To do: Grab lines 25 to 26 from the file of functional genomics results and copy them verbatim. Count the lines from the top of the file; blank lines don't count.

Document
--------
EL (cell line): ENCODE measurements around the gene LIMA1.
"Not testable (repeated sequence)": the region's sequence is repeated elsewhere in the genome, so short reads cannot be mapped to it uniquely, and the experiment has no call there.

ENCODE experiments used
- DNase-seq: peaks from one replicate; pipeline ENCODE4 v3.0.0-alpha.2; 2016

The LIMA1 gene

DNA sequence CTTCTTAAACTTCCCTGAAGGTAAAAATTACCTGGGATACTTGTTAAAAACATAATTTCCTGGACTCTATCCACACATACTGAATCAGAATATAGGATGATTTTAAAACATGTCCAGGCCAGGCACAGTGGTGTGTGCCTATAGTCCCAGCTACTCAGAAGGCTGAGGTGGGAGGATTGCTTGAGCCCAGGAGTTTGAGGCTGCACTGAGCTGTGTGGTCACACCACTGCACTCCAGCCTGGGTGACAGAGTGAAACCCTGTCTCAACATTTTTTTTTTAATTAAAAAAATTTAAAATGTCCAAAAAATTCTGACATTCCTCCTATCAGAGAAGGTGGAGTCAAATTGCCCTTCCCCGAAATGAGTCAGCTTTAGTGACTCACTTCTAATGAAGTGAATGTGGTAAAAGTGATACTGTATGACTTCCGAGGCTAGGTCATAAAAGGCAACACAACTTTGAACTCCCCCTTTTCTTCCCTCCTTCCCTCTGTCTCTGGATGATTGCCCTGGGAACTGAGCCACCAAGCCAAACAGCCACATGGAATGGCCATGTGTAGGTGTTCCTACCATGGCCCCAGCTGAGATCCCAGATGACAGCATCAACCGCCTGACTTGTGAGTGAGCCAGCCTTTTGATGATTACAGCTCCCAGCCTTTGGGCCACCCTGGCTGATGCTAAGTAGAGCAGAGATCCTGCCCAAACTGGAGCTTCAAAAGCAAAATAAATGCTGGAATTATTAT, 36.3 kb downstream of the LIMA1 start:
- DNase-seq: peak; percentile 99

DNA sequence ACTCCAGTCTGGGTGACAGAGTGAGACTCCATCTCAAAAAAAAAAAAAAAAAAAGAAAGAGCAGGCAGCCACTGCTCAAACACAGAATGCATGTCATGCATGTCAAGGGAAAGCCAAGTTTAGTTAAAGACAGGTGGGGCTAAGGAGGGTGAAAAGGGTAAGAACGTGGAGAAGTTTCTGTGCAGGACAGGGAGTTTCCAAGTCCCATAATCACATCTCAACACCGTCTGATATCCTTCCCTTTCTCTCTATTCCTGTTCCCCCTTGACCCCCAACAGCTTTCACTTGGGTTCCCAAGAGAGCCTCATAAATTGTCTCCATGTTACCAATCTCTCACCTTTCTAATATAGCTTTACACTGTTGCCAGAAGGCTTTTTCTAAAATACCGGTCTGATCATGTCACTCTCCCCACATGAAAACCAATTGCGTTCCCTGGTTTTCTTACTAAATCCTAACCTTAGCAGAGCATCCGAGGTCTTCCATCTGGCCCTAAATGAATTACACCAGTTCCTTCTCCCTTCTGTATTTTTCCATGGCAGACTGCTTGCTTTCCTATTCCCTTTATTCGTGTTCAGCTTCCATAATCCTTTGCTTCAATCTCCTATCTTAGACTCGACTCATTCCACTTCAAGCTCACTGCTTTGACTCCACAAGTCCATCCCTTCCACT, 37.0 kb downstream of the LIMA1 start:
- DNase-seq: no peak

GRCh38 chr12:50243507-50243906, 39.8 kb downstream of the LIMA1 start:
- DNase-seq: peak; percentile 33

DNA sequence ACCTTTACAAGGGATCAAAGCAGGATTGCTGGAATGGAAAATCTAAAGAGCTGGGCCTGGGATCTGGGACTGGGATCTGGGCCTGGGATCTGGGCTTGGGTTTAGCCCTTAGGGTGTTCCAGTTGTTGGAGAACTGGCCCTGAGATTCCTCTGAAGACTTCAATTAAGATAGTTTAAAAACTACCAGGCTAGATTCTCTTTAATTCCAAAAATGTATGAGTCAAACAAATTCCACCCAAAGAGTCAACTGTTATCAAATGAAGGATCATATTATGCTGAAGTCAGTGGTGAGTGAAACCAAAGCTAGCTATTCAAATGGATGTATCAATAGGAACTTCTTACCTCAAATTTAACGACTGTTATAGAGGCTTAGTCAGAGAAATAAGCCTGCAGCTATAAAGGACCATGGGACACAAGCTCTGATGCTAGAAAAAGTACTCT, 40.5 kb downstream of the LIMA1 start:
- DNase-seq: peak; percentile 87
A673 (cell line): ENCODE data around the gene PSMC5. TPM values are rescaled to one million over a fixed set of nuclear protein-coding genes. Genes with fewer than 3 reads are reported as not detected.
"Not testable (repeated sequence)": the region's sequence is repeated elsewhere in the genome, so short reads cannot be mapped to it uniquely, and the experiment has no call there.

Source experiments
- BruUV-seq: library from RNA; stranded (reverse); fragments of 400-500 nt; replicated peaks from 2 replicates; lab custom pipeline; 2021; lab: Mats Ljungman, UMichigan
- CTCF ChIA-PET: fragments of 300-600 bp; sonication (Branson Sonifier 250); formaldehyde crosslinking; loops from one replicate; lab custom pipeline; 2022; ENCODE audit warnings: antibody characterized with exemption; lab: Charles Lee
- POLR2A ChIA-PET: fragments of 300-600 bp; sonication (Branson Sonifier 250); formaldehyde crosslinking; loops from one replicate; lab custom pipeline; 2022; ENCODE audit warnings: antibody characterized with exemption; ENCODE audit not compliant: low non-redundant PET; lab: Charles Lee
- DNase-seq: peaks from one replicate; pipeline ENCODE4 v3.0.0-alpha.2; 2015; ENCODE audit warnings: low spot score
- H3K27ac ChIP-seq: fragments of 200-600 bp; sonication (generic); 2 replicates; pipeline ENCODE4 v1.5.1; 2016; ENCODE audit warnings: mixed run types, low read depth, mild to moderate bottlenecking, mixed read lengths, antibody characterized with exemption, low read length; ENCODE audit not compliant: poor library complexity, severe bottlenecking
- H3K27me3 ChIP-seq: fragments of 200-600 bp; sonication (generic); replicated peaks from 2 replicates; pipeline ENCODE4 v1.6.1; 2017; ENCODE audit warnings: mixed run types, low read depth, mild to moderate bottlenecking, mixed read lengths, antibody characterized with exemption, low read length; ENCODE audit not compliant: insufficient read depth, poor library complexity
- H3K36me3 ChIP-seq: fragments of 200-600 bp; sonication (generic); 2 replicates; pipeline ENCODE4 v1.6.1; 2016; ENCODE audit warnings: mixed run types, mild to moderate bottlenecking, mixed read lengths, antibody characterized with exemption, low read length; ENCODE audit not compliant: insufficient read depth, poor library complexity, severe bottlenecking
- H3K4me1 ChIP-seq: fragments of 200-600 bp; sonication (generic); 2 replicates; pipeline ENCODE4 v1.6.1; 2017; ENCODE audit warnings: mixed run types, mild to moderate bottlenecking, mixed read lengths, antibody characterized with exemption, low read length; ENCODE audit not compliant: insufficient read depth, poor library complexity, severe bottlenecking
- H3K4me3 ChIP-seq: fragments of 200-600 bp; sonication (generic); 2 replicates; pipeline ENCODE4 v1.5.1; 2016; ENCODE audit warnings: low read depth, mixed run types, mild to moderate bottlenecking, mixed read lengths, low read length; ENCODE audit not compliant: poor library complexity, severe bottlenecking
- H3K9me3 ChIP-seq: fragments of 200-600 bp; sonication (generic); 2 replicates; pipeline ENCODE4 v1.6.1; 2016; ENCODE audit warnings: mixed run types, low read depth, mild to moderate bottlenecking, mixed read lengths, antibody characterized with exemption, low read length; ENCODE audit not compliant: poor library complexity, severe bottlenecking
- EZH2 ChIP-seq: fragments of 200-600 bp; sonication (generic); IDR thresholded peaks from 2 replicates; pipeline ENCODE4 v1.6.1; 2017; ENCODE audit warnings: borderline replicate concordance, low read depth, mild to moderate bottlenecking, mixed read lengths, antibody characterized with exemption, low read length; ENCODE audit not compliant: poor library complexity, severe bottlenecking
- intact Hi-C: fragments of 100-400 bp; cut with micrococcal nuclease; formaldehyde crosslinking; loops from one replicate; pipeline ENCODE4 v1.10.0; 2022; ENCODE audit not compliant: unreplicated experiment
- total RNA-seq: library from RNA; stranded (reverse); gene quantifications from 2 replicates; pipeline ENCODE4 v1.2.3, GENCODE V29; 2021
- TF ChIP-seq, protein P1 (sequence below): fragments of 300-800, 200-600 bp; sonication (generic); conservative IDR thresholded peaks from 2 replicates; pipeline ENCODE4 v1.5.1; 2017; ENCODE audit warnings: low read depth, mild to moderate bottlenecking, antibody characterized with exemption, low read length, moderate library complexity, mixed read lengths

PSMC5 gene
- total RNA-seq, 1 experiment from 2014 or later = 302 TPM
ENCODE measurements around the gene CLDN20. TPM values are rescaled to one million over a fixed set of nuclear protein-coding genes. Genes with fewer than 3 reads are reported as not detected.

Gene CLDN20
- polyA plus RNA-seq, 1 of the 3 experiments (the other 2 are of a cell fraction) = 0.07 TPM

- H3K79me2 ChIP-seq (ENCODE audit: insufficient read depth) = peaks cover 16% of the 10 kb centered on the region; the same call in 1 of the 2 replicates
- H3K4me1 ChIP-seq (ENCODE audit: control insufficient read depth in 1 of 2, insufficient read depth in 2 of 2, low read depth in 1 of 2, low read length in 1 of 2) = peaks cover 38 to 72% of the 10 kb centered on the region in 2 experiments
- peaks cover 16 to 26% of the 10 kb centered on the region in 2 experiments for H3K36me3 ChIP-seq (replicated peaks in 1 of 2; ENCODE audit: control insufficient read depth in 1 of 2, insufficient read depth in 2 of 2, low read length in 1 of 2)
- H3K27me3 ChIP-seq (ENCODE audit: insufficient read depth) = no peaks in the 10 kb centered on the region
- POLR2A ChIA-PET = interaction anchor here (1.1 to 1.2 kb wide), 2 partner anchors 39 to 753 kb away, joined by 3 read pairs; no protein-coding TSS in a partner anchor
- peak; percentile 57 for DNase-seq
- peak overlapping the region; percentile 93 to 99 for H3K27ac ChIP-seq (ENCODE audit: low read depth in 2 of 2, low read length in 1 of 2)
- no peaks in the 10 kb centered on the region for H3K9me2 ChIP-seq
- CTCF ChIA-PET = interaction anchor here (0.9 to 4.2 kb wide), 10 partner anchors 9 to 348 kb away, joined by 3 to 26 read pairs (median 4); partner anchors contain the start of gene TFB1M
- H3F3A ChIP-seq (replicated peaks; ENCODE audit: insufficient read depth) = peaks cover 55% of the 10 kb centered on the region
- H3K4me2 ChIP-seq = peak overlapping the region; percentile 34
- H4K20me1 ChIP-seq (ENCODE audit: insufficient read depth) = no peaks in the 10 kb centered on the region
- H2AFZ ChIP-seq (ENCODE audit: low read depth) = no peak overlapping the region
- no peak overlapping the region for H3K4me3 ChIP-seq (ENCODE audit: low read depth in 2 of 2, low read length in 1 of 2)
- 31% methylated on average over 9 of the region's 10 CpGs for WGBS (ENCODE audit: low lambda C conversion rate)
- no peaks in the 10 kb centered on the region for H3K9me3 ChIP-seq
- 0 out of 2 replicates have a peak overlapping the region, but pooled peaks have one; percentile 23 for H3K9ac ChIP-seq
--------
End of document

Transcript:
- H3K4me3 ChIP-seq: fragments of 200-600 bp; sonication (generic); 2 replicates; pipeline ENCODE4 v1.5.1; 2016; ENCODE audit warnings: low read depth, mixed run types, mild to moderate bottlenecking, mixed read lengths, low read length; ENCODE audit not compliant: poor library complexity, severe bottlenecking
- H3K9me3 ChIP-seq: fragments of 200-600 bp; sonication (generic); 2 replicates; pipeline ENCODE4 v1.6.1; 2016; ENCODE audit warnings: mixed run types, low read depth, mild to moderate bottlenecking, mixed read lengths, antibody characterized with exemption, low read length; ENCODE audit not compliant: poor library complexity, severe bottlenecking